This feature is part of The Academy Way
WHEN THE TITANIC HIT AN ICEBERG AND BEGAN ITS DESCENT into the punishingly icy waters off Newfoundland on 14 April, 1912, the world’s most ostentatious symbol of luxury and power was doomed before it had completed its maiden voyage. By rights, it should have gone on to be a shining trophy of sheer engineering muscle and design; the stellar vessel in the White Star Line fleet, it had attracted the very crème de la crème of high society, and was billed as ‘unsinkable’.
It was an age when feats of engineering were seen as trophies of endeavour, but beneath the surface there were cracks that had been papered over. It is well documented how lifeboats could only accommodate a small portion of the passengers on board, but there were other basic flaws. It was madness to travel at such speed in waters that could contain icebergs large enough to sink the vessel, not to mention Captain Edward John Smith allegedly ordering the engines to be pushed to their limit in order to impress the expectant New York society with an early arrival.
As thousands succumbed to the freezing clutches of the North Atlantic, the birth of an equally stellar and pioneering enterprise took place on the exact same day. In the relatively small port city of Santos, 50 miles from South America’s largest metropolis of São Paulo, the eponymous football club was established that, against all the odds, would go on to become one of the most glamorous and popular brands in world football. With a population twenty times inferior, at a conservative estimate, to its local cousin, Santos in one sense has no right to compete with the ‘big boys’ up the road – Corinthians, Palmeiras and São Paulo being the three major clubs from the larger city – but it does, for one simple reason: youth.
From Pepe to Coutinho, Neymar to Robinho, the roll-call of talent to come out of the world famous academy is stunning, but the crown jewel is without doubt O Rei, Edson Arantes do Nascimento: Pelé. It is impossible to measure quite how seismic an impact he has made since he first appeared as a fresh-faced 15-year-old, and his example set a precedent that has been followed to this day. What makes the consistent world class production of youth all the more remarkable is that it was achieved in an age when major continental success was the main way to compete with more prestigious institutions in attracting new talent.
The fundamental identity attached to the club, and by association the academy, is a fluid and lightning-fast attacking brand of football. This has come from the high representation of home-grown youngsters in the first team hungry to impress the local crowds. Or more simply, it has come from goals. The club proudly proclaims to have scored over 12,000 times in its 103-year history, more than any other side has ever managed, which speaks volumes for the priorities and values that are held in such high esteem at the Estádio Urbano Caldeira. It therefore makes it a fitting stage for Pelé’s 1,283 strikes.
Whether the figures can be verified, or whether their validity can be accepted considering the inferior quality of the vast majority of opponents, is open for debate. Of that staggering figure, 526 came in friendlies and money-spinning world tours, but no matter – the ethos of the club was firmly entrenched by the end of the Pelé years. In fact, the reputation for entertainment began much earlier, as São Paulo-based Brazilian football journalist Euan Marshall explains: “Santos’s proud history predominantly comes from the 60s, although even then they already had a reputation for free-flowing, quick attacking football. In the 1920s they had some great teams, including in 1927 when their attack scored 100 goals in a 16-game season.”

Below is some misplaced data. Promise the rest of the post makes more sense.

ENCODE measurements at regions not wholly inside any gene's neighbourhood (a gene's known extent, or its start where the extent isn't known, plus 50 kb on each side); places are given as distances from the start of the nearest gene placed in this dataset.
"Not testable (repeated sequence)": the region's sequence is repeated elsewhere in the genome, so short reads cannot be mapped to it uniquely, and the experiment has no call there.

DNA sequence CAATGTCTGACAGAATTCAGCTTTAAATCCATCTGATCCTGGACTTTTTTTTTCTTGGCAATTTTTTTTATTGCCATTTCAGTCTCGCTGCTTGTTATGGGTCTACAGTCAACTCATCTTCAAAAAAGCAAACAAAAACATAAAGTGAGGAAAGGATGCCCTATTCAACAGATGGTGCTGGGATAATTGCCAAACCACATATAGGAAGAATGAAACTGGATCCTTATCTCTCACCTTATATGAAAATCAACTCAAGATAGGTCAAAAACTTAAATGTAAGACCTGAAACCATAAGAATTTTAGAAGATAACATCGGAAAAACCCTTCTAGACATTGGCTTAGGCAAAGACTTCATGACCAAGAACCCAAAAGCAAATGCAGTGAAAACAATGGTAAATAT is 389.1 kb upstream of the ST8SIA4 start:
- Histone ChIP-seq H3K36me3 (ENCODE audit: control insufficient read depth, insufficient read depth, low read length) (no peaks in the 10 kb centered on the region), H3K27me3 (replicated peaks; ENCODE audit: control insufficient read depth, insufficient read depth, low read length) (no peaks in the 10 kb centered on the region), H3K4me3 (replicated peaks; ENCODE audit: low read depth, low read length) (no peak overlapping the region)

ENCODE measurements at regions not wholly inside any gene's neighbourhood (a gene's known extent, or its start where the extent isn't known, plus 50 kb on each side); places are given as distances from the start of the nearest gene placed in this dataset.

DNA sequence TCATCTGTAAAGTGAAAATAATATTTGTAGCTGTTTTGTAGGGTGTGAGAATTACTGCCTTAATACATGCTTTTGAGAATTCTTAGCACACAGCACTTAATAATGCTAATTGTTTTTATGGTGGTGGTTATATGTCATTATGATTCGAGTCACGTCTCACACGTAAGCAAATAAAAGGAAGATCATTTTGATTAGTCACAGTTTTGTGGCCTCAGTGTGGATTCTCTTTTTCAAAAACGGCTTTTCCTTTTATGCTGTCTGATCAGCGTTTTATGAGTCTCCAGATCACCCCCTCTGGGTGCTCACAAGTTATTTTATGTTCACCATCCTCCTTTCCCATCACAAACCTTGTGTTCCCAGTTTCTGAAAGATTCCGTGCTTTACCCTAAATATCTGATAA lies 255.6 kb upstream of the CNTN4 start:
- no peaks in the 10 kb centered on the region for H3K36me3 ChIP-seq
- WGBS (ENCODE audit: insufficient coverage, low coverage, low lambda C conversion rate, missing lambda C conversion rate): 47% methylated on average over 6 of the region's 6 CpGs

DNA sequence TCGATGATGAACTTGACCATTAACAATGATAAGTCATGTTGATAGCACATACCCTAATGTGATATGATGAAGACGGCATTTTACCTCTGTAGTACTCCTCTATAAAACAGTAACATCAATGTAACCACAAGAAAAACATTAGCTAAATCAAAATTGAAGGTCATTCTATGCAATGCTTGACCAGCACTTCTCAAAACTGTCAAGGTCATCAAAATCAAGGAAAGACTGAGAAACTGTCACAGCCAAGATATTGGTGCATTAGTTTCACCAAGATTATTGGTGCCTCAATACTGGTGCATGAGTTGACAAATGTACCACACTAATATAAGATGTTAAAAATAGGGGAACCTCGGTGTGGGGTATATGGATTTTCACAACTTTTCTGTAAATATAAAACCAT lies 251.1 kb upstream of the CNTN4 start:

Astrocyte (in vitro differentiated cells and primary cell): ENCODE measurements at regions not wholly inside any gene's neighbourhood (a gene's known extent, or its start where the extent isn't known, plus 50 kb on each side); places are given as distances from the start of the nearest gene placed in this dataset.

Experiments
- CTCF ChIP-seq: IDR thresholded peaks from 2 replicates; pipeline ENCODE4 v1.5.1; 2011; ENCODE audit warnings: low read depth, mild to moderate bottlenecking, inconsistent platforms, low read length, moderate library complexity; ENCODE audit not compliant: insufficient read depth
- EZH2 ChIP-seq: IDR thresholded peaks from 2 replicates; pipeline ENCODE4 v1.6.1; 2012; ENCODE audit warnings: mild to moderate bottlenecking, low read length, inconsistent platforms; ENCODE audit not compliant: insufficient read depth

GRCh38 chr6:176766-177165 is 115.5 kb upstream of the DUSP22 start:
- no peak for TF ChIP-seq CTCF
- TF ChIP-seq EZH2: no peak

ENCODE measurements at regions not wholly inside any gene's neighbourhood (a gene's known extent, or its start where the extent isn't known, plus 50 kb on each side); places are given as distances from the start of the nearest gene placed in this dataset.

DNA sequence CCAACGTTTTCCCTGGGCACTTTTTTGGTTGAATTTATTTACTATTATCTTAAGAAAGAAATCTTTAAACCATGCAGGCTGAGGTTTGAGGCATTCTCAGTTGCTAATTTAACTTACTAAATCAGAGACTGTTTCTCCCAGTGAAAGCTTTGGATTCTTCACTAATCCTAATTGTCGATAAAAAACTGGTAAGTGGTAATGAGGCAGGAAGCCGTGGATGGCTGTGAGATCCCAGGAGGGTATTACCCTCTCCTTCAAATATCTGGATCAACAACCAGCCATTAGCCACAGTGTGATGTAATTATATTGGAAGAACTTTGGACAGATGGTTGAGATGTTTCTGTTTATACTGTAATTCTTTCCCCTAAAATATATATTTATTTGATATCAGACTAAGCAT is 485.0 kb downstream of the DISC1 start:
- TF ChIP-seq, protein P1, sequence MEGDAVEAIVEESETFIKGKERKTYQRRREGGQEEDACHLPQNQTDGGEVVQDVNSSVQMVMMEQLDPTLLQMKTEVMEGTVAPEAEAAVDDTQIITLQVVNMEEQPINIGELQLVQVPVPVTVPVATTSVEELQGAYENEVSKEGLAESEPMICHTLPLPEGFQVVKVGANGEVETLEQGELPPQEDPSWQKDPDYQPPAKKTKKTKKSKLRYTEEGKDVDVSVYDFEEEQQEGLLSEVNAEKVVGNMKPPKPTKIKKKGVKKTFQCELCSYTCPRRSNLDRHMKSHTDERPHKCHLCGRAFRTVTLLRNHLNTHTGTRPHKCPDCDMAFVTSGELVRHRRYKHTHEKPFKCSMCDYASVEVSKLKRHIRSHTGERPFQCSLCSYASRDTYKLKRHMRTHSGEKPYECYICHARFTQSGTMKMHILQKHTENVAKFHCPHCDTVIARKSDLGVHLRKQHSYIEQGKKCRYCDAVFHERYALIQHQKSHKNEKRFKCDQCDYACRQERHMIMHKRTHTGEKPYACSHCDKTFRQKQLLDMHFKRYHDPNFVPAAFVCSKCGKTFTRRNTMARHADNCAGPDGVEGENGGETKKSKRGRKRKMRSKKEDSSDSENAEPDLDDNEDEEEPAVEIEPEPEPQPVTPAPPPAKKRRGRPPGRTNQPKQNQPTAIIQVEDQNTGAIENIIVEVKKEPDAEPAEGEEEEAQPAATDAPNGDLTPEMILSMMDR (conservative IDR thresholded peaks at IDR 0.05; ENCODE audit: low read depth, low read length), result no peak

Around the world, there are 92 academies that bear the name ‘Santos’, from Hamamtsu in Japan to Paraguay, South Korea and the US, many of which are essentially franchises. For a relatively small financial outlay and the license to use the famous black and white crest, the Santos brand is given huge global appeal, and the possibility to source the latest recruits from the widest possible network. Branding is everything in the modern world, especially in football, and despite their humble setting, Santos have some glamorous stars to point to when selling themselves. Most young street footballers want to score goals and attack, which is what the Brazilian game and Santos in particular offer.
Os Meninos de Vila – The Village Boys, as players of Santos are known – have their own youth training centre at the stadium with a study room, gym, dining facilities and accommodation as well as social assistance and psychologists, all designed to provide as rounded an education, both in football and the outside world. In 2006, a new training centre was inaugurated for the younger age groups in the Saboó district of the city with the two training pitches named after shining graduates of the system from a decade ago, Robinho and Diego. Potential recruits as young as 10 are invited to send in YouTube videos demonstrating their abilities, and if invited to join the academy, they are greeted by a study centre overlooking the pitch they hope to grace at the Vila Belmiro, as the Estádio Urbano Caldeiro is known, with a futsal school to hone their technique.
Paulo Freitas is a Brazilian correspondent for Sky Sports, and he exercised caution when describing the reputation of the academy to me: “I think it’s a good system and it allows Santos to punch above their weight,” he said, “but the system is sometimes overrated abroad, as they have produced many of the biggest names [like Robinho and Neymar] who are more visible. But that ignores the fact that other academies produce many quality players and often on a more consistent basis. They developed top players back in Pelé’s time, and then again in the early 1980s, and after that new quality players came in large numbers only in Robinho’s era and more recently Neymar’s era. The periods between each generation coincided with Santos failing to make an impact on Brazilian football.”
The link between youth and success is a telling one; the club famously place a huge amount of faith in their home-grown stars at tender ages, which is commendable as an ethos, but in part it has been forced upon them by their financial constraints. Perhaps a more accurate description is necessary. Despite being named in 2013 by Brand Finance as the second most valuable club in Brazil worth $65 million, and with the fourth highest turnover in Brazilian football at $114 million, the following year a number of players including record €13 million record signing Leandro Damião took legal action to reclaim unpaid wages. Luis Álvaro Ribeiro had taken over as president in 2009, and although he oversaw the transition to the first team of Ganso, Gabriel Barbosa and Neymar, he also saddled the club with debt, partly after attracting outside investment to fund the current Barcelona forward’s mammoth wages.